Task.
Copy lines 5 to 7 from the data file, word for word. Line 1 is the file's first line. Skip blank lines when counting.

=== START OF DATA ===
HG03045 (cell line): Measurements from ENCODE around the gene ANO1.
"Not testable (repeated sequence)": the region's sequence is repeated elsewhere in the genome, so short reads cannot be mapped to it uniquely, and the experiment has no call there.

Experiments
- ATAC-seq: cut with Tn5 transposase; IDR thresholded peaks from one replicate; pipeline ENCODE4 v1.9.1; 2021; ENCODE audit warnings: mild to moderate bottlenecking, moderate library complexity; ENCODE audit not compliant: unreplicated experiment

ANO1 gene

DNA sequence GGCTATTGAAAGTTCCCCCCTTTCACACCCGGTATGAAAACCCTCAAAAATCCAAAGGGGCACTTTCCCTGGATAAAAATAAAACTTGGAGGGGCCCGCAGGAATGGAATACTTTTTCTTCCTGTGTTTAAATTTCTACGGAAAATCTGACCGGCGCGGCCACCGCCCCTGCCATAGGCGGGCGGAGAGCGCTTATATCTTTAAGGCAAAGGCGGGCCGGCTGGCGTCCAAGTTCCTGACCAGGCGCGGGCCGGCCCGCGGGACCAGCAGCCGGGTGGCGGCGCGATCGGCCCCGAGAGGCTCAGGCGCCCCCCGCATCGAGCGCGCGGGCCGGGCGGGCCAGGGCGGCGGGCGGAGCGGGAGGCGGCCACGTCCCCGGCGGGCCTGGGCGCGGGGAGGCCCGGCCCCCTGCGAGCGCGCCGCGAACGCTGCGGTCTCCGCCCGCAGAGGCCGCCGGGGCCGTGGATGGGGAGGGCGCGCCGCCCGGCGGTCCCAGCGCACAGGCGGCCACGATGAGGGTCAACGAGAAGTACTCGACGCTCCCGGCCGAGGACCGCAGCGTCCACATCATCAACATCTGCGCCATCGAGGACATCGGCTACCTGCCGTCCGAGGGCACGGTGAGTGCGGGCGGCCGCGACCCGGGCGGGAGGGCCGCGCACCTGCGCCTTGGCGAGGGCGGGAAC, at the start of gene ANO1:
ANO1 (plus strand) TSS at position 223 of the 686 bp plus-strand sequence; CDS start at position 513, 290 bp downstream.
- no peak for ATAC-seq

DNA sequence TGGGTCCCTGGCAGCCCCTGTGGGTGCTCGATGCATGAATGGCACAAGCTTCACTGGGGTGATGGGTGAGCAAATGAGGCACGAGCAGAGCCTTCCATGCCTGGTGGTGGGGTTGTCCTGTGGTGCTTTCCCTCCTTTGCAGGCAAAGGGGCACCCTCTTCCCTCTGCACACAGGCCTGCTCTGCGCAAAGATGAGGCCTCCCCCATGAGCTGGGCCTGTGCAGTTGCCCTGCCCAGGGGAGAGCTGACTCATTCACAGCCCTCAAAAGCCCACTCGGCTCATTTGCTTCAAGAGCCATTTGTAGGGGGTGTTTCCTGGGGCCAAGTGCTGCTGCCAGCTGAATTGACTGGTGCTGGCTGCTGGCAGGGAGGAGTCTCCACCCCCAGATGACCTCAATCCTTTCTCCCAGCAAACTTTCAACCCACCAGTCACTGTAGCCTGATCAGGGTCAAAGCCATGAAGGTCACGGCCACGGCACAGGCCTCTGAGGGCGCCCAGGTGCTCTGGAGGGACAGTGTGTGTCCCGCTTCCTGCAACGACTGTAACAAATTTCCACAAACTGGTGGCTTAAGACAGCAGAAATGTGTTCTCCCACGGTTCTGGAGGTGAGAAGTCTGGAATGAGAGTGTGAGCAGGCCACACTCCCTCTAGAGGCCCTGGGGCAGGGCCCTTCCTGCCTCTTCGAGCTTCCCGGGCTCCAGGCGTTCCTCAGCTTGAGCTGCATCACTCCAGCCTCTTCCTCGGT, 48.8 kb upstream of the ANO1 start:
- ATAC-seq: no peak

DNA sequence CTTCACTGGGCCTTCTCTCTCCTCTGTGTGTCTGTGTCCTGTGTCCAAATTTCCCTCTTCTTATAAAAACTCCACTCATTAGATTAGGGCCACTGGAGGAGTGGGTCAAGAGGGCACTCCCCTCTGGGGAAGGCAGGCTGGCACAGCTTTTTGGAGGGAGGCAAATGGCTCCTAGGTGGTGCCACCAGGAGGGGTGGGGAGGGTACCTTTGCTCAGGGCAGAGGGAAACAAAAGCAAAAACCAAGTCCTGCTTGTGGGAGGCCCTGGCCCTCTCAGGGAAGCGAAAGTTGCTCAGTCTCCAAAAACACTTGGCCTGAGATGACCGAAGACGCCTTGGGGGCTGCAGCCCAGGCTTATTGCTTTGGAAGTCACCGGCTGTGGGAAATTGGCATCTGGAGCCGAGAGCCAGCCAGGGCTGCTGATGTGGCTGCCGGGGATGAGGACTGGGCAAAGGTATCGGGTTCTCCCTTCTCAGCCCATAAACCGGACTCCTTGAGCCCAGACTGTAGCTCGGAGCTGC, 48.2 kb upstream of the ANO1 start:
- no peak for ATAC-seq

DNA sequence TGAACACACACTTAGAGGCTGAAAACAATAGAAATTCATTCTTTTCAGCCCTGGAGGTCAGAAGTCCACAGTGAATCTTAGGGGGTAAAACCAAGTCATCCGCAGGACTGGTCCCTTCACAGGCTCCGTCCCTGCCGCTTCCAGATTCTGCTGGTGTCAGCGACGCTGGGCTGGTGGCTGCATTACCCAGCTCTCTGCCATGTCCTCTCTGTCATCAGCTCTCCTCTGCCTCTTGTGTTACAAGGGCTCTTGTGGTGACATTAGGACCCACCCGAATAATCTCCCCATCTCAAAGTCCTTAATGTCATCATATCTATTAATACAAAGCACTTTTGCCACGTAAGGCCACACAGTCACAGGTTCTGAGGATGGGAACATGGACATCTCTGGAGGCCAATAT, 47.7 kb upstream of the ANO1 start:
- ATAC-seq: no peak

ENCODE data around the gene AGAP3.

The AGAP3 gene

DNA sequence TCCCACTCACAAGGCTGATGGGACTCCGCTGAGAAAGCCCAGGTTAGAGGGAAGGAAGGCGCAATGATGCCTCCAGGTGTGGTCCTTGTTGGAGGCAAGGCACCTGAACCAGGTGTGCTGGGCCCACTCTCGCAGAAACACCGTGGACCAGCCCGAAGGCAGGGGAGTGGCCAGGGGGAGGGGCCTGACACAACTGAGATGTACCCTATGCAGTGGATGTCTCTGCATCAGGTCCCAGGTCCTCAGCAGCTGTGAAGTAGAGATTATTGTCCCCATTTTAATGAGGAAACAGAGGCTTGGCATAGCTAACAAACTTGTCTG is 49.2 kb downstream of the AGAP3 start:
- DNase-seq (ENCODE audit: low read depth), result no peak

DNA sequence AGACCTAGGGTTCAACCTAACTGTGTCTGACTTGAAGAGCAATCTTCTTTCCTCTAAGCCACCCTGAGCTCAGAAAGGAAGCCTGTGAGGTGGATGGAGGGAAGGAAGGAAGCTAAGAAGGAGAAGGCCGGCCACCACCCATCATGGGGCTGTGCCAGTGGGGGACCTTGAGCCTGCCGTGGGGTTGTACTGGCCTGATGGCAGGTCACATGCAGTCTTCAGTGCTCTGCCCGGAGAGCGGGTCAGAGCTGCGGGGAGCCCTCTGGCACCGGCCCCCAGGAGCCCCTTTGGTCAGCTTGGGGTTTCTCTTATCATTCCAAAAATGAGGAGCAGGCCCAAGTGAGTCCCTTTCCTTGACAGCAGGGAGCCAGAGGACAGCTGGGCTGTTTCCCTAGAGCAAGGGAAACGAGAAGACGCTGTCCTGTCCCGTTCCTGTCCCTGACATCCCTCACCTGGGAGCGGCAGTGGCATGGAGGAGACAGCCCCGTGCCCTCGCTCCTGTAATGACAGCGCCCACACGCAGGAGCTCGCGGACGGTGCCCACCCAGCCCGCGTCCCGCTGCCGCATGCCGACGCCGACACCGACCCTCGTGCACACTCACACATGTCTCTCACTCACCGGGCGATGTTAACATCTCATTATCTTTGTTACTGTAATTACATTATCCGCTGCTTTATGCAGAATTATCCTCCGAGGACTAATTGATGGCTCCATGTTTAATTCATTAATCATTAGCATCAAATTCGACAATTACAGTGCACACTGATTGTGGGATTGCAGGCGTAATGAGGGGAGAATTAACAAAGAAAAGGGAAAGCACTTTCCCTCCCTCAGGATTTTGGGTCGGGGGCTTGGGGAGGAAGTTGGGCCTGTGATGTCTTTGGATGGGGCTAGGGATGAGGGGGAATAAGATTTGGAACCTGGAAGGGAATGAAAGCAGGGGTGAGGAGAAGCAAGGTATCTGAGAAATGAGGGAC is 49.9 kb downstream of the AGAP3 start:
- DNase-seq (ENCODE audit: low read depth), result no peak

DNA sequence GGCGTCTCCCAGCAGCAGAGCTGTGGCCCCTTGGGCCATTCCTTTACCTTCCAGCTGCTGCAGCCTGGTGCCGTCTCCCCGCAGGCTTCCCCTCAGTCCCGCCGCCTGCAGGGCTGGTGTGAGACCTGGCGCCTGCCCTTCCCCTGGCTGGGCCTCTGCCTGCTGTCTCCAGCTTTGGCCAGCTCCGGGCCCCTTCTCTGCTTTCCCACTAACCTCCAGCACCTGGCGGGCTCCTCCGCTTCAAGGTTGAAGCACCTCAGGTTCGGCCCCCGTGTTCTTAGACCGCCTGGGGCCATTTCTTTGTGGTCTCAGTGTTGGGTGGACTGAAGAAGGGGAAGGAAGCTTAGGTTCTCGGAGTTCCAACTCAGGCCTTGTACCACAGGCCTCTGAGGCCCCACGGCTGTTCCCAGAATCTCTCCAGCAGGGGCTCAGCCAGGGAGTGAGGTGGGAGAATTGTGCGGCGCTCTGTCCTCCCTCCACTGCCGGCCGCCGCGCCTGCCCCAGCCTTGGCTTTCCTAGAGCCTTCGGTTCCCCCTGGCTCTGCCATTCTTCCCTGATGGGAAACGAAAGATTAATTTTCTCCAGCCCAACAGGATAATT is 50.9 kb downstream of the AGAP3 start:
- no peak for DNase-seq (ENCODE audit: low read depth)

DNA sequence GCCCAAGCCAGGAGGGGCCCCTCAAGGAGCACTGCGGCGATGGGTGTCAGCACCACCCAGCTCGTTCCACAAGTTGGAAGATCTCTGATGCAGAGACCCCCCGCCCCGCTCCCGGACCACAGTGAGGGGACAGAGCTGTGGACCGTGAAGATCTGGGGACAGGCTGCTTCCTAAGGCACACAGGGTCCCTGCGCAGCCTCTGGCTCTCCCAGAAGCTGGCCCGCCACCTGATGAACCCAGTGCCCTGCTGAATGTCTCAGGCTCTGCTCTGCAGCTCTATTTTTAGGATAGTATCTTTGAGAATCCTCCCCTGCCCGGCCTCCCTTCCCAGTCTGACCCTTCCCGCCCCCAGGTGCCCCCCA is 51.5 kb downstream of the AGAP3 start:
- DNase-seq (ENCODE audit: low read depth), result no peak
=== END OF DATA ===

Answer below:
ANO1 gene

DNA sequence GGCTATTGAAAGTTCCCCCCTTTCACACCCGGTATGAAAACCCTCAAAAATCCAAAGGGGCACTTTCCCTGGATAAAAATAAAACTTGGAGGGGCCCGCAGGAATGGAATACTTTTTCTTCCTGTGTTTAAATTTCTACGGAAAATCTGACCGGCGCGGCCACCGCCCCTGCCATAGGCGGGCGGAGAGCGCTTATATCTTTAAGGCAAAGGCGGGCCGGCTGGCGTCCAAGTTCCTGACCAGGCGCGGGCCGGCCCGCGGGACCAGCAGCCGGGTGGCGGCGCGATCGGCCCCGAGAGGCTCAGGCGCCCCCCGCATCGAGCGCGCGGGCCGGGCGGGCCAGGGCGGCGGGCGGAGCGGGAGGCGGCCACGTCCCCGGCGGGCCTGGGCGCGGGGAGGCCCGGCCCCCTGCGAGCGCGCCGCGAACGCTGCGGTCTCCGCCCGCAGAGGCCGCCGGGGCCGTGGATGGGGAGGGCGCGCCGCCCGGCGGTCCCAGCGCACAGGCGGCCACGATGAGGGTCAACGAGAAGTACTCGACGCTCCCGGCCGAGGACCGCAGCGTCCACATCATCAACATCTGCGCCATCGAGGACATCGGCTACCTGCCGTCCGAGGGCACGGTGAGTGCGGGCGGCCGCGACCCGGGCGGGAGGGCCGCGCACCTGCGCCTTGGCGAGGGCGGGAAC, at the start of gene ANO1:
ANO1 (plus strand) TSS at position 223 of the 686 bp plus-strand sequence; CDS start at position 513, 290 bp downstream.